Uncle Toby’s was recently hit with a $32,400 fine for misleading representations about their famous oats. The ACCC was concerned by the way in which the oats packaging implied that certain types of oats were a source of additional protein and a superfood. This however, wasn’t the case as the oats didn’t contain any additional protein. Below, we look at how Uncle Toby’s fell foul of the Australian Consumer Law (ACL) and what your business can learn from their mistakes.

Disclaimers Don’t Fix Everything

This case is a straightforward example of how disclaimers are not always the cure-all for incomplete claims. Here, Uncle Toby’s displayed the dominant phrase, “NATURAL SOURCE OF PROTEIN SUPERFOOD” along with the disclaimer, “when prepared with ½ cup of skim milk”. In this case, the milk provided the additional protein. However, when a consumer is scanning the shelves or watching a TV advertisement, the overall impression that they would have received is that the product contains additional protein.

The ACCC in this situation didn’t agree that the disclaimer was enough. When a consumer is viewing the product, the disclaimer is unlikely to have any effect on the consumers’ impression when presented alongside the larger, and different coloured labelling of, “NATURAL SOURCE OF PROTEIN SUPERFOOD”.

When you are advertising a product, it’s important to view the advertisement as a whole, including the size and placement of each word and image. We outline some questions to consider when you are creating an advertisement.

1. Can I back up all statements and claims in this advertisement?

For example, if I claim any particular health or nutritional benefits, is this substantiated by scientific data?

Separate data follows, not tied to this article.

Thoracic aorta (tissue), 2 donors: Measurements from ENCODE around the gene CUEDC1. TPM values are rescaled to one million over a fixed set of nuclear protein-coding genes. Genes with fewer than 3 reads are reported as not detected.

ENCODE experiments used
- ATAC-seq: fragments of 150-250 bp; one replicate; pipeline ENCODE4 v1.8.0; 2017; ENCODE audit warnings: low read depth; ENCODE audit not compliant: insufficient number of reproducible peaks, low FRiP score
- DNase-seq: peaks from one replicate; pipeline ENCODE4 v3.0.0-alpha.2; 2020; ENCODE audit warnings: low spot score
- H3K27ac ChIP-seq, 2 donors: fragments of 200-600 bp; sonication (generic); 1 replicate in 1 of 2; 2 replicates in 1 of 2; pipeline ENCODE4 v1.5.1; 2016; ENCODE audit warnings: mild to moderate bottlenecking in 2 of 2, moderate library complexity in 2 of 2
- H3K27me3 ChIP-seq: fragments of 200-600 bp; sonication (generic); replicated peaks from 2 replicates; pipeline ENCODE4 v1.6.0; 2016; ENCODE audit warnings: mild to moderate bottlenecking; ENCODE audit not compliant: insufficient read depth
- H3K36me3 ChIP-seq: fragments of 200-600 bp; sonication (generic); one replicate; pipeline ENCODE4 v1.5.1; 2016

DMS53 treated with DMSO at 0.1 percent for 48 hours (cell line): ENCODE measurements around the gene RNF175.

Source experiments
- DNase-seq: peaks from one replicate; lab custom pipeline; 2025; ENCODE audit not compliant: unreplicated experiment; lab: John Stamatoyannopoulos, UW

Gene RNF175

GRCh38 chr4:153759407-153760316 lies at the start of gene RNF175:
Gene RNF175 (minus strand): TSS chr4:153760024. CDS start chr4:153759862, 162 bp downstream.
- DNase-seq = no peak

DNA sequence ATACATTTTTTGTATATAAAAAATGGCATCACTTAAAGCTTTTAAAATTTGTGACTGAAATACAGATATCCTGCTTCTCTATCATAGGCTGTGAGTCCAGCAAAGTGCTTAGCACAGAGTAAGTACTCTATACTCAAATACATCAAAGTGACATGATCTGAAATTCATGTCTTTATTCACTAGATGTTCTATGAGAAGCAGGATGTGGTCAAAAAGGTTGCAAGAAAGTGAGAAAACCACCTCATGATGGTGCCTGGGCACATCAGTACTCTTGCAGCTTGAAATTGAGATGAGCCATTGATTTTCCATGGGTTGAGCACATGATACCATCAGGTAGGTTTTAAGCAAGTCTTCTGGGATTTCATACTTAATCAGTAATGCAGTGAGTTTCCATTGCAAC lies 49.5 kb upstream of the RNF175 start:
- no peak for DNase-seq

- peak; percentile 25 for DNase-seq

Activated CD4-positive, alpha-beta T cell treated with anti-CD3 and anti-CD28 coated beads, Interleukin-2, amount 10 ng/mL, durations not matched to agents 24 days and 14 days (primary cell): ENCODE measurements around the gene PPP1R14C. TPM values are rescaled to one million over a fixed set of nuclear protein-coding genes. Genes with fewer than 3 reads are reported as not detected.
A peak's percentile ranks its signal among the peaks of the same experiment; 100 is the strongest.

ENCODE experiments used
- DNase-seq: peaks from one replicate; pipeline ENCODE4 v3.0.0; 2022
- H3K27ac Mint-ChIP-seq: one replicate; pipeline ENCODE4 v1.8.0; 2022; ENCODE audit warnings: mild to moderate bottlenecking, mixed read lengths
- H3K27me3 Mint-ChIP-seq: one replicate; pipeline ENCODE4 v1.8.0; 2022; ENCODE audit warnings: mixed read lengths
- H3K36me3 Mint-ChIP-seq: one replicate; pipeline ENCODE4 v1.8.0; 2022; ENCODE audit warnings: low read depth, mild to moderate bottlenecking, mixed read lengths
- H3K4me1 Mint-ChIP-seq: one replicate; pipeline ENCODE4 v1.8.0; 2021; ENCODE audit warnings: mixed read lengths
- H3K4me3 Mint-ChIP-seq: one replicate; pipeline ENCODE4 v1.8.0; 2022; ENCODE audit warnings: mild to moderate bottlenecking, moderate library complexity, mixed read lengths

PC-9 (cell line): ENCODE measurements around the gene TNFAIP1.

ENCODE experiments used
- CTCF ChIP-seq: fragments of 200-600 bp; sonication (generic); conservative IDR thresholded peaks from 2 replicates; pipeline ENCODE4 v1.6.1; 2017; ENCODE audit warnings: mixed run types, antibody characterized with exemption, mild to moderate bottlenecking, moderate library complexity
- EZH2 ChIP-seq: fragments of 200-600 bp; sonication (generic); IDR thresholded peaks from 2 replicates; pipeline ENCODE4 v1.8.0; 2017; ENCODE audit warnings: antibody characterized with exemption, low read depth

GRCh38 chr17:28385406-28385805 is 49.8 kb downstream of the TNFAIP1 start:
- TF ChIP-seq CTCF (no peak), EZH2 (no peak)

2. Do I have permission or a licence to use each image?

For example, have I received permission from any required image licensors to use the image for advertising? Do I have the requisite permission to use a celebrity’s image to endorse my product? 

3. Is this overall impression misleading to consumers?

Have I reviewed my advertisement with the consumer, who has no knowledge of my product, front of mind?

4. Do I need to include a disclaimer and does it affect the advertisement’s overall impression?

Does the disclaimer effectively explain the main body of text, or is the overall impression still misleading?

If I am creating a TV advertisement, does the overall impression including images and voiceover creating any misleading representation?

Review the advertisement in its full and completed version, not just the copy and image separately as you may form a different view.

Are there any additional laws or regulations that apply to my advertisement that I should be aware of?

For example, some products can only be marketed to certain age groups or during certain times.

In Short

If you have questions or concerns about an advertisement your business created, let us know. We are familiar with the unique needs of creative agencies and the legal issues marketers and advertisers face.

Questions about advertising? Get in touch with our consumer lawyers on 1300 544 755.

Edith Moss

Next Steps

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